Monday, September 14, 2009
Dave Treganna, Dave Parsons, Jim Carroll and Stiv Bators, NYC, 1981
He whose most well-known song was "People Who Died" has died. Poet, singer/songwriter, spokesman for a generation, Jim Carroll passed away in his home while working (writing). A heart attack took him from us on Friday, September 11, 2009. He was 60 years old.
Just about a year ago, my good friend, Dave Parsons, of Sham 69 forwarded to me that photo above, of himself, former Sham bassist, Dave Treganna, and Stiv Bators with Jim Carroll, whom we all met in NYC when the Daves and Stiv toured as The Wanderers. I took at photo backstage at the Palladium, when the Wanderers opened for the Ramones there in 1981.
You can read more about our Wandering Into Jim Carroll here on punkturns30... the link is to last year's post and memories of how Jim Carroll taught Stiv and me how to maneuver the night life in Manhattan.
We all knew who Jim Carroll was back then... The Basketball Diaries, the til-then culmination of a young life's worth of living and writing about it landed his name and his works on the mind-sets of anyone with taste who paid attention to music and literature in 1978. I had the great opportunity to see him do his first rock n roll performance that same year at the California Theatre in San Diego, CA. He opened for Patti Smith and he read from The Basketball Diaries and Patti joined him on stage, guitar in hand. Afterwards, Patti introduced me and my friends to Jim and I have a a most cherished photo (unscanned, but hanging up safe and sound in my house in California) of Patti, Jim and me together from that night.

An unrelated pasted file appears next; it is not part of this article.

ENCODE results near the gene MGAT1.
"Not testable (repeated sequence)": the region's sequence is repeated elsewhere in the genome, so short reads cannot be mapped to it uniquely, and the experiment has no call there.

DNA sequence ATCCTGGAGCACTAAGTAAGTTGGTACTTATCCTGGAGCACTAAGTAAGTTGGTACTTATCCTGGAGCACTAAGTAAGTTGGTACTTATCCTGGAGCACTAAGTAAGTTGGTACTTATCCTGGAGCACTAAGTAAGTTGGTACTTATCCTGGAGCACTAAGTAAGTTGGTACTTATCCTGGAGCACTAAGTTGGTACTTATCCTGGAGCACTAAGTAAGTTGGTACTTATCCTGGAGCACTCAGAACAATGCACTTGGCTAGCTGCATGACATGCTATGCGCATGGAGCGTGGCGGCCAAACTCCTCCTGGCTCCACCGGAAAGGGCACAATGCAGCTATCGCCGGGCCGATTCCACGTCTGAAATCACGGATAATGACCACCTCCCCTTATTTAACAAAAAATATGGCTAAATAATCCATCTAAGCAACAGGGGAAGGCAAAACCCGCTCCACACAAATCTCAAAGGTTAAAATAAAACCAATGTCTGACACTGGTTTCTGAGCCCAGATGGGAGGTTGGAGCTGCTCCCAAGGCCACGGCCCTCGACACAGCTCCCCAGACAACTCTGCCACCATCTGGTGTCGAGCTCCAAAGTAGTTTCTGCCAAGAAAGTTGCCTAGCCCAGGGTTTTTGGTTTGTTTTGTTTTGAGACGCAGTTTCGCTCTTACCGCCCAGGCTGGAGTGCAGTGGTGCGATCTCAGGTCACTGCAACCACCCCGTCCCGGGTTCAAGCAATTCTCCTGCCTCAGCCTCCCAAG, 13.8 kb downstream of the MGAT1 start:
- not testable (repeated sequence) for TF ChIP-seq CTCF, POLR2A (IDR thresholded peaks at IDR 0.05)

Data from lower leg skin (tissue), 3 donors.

Since then, it seemed that I'd run into Jim every 3 years or so, and he was always working on something new. Most recently, it was a winter in New York City about five years ago, we met in a book shop in NYC's Chelsea neighborhood and talked about Jack Kerouac. We talked about the new music we were listening to, talked about the state of culture, and just plain gossiped about current times. Jim Carroll was a man whose opinion took no prisoners... he was direct and lyrical at once. Just a week before talking with Jim about Kerouac, I had tea with Patti Smith and we too talked about Kerouac (it was the occasion of his birth and the two poets contributed testimonials which I recorded for a radio program). Full circle.
It was Patti Smith whose work inspired me to stick to my guns, and it was Patti Smith who encouraged Jim Carroll in his poetry and music.
But it was always Jim Carroll who, for me, helped me understand the balance of dreams and reality... not just in his work - his words written for all to read, but in his words spoken directly to me.
The world has lost a unique voice - RIP, Jim Carroll.
NY Times Obit
NY Times Memoir